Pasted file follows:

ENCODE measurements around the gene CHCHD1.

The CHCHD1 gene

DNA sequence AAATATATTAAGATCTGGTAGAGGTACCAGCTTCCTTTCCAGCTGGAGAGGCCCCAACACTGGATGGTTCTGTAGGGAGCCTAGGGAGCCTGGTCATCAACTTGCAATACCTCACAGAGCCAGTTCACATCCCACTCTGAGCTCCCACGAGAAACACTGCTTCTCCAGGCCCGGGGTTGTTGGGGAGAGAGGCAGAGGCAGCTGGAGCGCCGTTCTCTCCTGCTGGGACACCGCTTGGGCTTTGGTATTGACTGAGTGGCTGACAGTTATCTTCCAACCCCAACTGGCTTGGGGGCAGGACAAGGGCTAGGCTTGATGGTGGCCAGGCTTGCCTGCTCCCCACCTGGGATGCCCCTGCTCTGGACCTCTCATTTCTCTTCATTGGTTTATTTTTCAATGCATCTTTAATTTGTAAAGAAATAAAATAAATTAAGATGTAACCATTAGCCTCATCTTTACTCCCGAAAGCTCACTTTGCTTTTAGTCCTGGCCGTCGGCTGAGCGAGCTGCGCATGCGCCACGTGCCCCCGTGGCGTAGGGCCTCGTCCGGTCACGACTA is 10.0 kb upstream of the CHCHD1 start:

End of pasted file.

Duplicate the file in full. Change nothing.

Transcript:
ENCODE measurements around the gene CHCHD1.

The CHCHD1 gene

DNA sequence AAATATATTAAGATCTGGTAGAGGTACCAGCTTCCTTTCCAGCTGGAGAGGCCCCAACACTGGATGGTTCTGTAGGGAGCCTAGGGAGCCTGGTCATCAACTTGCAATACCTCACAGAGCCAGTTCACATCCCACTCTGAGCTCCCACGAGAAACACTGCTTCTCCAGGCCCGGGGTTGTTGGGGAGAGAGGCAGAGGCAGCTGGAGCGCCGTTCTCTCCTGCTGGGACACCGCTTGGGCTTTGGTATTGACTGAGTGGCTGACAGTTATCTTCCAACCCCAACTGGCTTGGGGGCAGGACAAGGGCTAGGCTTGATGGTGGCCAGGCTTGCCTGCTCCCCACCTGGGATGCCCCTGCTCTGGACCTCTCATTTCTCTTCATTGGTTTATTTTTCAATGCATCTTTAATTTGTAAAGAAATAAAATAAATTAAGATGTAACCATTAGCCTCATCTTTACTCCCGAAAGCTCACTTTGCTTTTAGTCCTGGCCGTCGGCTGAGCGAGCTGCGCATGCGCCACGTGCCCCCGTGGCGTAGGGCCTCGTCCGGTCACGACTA is 10.0 kb upstream of the CHCHD1 start: